Despite the urgent climate crisis, fossil fuel companies and their financiers are still supporting new projects to extract, transport, and burn coal, oil, and gas. These projects don’t just threaten the communities in their path: they also lock us into fossil fuels for decades to come at exactly the time we need to stop. When you’re in a hole, stop digging!
The fossil fuel industry is global – but luckily resistance is too. Here are 7 of the fights going on right now to keep it in the ground, and how you can help them.
You can also help stop the fossil fuel industry by taking action with others globally on 8 September.
The fight to #StopAdani has mobilised tens of thousands across Australia and the world.
The proposed Carmichael mega coal mine in Queensland, in Australia’s far northeast, would be the largest in Australia and one of the largest in the world. It would pave the way for more mines to be developed in the currently undeveloped area of the Galilee Basin, with an export path right through the Great Barrier Reef, already irreparably damaged by warming ocean temperatures.
The company that wants to build the mine, Indian firm Adani, has a global reputation for tax evasion, human rights abuses and ignoring environmental regulations. The company’s plans to push forward with the mine despite overwhelming public objection ignores efforts by the Wangan and Jagalingou indigenous people, on whose traditional land this mine would be developed.
Australia’s major banks and another 24 of the world’s biggest financial institutions, including Bank of China, HSBC, Deutsche Bank and Morgan Stanley, have refused to fund the Adani project.
The #StopAdani campaign has caught on across the country, with more than 160 local groups and everyday people stepping up to take part in the fight. You can help by hosting screenings of a recent documentary about the Adani fight; contacting Australian politicians: Prime Minister Malcolm Turnbull and head of the opposition Bill Shorten at Bill.Shorten.MP@aph.gov.au to demand the mine be stopped, and supporting #StopAdani protests.
In the west of Canada, people power on the frontlines – and solidarity actions from around Canada and the world – has put the breaks on plans for an expansion of the Kinder Morgan Trans Mountain pipeline. On March 10th, the largest mobilisation yet against Kinder Morgan took place, with 10,000 people taking the street in Burnaby, Canada. They acted in solidarity with Indigenous leaders who built a “Watch House” – a traditional structure used by the Coast Salish Indigenous peoples for generations to watch over their enemies – on the pipeline’s path on Burnaby Mountain.
Since then, Indigenous activists, students, grandparents, and many others — including 2 sitting members of parliament, have stood up to protect the land, water and climate from Kinder Morgan.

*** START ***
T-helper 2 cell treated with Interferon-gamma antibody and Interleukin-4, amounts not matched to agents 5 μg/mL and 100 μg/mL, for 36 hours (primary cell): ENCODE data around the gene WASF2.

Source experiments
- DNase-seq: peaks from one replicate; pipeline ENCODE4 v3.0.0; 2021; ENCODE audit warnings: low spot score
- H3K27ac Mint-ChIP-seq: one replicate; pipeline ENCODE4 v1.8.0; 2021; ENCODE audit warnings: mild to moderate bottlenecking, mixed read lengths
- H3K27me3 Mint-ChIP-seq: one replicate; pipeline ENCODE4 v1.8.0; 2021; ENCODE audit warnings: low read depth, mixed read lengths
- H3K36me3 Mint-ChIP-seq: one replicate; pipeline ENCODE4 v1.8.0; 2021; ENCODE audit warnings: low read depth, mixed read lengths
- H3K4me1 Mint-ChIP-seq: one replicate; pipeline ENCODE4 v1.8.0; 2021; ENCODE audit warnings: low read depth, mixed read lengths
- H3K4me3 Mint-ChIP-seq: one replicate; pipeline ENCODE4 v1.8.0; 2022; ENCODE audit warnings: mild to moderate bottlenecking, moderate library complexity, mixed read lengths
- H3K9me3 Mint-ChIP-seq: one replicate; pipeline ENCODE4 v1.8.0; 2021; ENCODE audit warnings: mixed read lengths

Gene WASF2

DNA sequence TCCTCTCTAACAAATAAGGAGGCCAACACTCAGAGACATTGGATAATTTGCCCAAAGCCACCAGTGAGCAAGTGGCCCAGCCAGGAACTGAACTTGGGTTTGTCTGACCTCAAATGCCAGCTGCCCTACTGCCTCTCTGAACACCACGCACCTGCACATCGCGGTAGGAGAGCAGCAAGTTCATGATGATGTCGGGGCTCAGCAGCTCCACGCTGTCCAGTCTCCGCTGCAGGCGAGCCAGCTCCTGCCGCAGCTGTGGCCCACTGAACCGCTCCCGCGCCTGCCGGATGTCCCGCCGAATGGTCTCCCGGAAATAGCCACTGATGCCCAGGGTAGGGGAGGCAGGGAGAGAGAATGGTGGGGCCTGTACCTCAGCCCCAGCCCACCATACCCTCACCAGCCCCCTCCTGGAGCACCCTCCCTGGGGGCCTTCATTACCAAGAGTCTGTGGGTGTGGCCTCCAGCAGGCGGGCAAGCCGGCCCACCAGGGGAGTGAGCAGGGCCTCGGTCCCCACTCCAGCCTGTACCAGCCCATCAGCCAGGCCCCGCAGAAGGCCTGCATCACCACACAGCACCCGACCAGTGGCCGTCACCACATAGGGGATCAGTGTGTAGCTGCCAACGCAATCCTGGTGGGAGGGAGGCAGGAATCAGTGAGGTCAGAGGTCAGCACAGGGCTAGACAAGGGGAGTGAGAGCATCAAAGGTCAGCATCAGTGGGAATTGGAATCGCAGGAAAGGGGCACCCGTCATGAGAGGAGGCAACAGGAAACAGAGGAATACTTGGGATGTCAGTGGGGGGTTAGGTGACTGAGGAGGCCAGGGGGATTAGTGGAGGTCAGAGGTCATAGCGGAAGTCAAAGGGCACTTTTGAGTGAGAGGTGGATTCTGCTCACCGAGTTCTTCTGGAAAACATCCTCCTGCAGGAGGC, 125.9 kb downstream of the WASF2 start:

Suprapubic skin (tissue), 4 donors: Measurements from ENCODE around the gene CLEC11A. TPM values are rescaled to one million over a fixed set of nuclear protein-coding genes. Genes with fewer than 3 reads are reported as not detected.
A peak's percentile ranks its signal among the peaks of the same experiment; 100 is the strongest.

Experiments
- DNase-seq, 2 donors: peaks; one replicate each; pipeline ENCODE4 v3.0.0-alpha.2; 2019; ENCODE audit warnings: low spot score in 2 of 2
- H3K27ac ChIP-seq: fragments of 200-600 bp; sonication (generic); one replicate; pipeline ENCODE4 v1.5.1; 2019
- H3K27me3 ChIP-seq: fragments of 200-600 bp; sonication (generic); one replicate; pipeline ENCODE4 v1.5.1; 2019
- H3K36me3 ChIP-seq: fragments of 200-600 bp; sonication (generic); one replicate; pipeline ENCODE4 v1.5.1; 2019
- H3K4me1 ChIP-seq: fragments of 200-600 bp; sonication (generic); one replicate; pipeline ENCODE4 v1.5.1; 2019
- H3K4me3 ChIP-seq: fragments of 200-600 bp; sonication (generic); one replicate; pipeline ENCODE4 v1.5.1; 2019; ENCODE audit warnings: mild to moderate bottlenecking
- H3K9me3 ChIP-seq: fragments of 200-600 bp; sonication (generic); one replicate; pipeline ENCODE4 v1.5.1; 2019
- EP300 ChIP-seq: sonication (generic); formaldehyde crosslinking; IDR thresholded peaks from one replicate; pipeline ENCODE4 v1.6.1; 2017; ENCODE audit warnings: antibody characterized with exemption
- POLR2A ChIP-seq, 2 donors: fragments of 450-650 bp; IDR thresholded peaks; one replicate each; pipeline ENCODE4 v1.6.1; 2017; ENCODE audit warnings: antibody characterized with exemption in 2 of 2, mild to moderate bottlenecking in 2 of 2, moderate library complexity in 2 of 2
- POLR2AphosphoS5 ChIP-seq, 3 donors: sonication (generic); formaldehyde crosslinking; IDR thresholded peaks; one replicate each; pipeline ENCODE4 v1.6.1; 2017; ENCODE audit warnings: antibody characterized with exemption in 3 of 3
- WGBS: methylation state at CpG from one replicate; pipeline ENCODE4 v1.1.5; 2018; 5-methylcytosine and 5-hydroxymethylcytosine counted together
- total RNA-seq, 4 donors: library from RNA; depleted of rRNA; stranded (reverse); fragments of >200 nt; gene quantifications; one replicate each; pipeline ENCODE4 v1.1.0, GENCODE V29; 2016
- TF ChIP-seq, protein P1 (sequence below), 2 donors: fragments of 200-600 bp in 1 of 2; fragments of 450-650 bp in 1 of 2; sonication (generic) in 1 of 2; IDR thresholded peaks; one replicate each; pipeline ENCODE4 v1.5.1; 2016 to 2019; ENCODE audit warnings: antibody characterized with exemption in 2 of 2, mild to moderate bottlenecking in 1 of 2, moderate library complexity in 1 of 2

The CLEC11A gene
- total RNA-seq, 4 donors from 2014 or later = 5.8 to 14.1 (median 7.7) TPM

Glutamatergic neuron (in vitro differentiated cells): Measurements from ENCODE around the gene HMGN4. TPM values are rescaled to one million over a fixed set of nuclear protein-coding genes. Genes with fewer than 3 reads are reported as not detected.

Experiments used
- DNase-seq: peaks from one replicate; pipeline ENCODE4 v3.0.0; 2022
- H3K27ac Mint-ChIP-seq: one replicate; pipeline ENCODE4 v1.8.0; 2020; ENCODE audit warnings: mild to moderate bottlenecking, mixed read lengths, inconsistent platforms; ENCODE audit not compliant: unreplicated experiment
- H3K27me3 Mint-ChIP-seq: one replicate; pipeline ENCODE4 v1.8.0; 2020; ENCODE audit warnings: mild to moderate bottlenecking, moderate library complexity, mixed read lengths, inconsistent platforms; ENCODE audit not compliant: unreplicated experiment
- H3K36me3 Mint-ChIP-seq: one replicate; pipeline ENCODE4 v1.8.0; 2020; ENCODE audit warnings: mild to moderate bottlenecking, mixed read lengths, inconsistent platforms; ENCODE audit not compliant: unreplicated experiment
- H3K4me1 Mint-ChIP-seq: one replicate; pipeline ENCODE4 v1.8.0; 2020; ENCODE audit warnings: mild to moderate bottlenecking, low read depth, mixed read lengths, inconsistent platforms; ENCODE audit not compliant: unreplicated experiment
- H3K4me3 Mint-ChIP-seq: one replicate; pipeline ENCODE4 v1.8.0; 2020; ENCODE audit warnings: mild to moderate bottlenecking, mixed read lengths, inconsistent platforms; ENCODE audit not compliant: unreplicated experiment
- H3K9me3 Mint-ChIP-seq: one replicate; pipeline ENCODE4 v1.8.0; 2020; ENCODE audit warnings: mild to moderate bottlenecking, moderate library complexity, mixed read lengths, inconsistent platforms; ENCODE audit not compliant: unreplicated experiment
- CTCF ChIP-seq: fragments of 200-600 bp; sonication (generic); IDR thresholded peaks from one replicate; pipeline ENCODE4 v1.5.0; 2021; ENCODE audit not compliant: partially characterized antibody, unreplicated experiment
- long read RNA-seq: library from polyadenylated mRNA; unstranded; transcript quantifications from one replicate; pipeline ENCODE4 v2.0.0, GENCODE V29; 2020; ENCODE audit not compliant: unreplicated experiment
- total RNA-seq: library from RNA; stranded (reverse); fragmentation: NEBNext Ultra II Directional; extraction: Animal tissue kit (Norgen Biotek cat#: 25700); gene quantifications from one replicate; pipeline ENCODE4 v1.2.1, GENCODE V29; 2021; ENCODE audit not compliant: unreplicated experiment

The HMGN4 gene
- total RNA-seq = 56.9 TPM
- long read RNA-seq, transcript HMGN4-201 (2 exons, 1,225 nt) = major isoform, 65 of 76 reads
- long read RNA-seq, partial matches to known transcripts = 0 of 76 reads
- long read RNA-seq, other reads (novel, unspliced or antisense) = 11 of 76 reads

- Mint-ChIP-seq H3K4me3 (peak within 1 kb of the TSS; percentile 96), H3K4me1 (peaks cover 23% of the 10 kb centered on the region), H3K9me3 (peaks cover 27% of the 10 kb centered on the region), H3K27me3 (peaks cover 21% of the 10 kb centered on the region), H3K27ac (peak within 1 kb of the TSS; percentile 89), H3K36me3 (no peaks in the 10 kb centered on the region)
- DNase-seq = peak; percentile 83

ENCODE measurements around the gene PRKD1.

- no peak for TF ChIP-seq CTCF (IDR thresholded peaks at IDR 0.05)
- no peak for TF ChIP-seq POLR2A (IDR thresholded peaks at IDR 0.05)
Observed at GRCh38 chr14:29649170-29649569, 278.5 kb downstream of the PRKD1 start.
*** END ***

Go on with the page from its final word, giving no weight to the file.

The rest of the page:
This forced Kinder Morgan to lose investor confidence and subsequently halt work on the pipeline. The company has now set a deadline of May 31st to determine the fate of the pipeline — and things don’t look too sunny for the project with even the CEO saying it’s likely an “untenable” endeavour. But PM Justin Trudeau is offering up billions in public funding to fill the gap, to force the pipeline through at whatever cost, despite opposition from Indigenous communities and the provincial government in British Columbia.
People across Canada find that to be unacceptable — that’s why communities across the country are standing up to reject Trudeau’s multi-billion dollar bail out of the pipeline and show the Trudeau government the massive political risk of building this pipeline.
If you’re in Canada, you can find an action close to you — or signing up to host one in your community — by visiting the People vs Kinder Morgan website.
A planned coal plant in Kenya – in a beautiful, UNESCO-protected coastal area – has stoked a climate movement in East Africa and beyond. Lamu plant, which would be the first coal plant on the continent outside of South Africa, poses serious social and environmental threats to local communities. What’s more, it would set Kenya and other African countries a precedent to start developing more coal – a path we simply cannot afford to go down.
Despite deliberate efforts to exclude communities in the public consultations, Save Lamu and its partners continue to challenge its construction, with the support of national and international allies. Communities have raised serious concerns and managed to take these cases to the Kenyan courts, after grassroots large-scale mobilisation and networking that led to the formation of a national anti-coal and a pro-renewable energy movement called deCOALonize.org.
They’re still fighting. On April 30, the high court made a landmark judgment on community rights and the rights of fishermen as regards to development projects. And on May 25, Break Free, a day of coordinated action across Africa will show how the Lamu fight is emblematic of a larger movement brewing, rejecting coal and ensuring it’s replaced by alternative, renewable solutions that can address energy and financial poverty and build more resilient communities.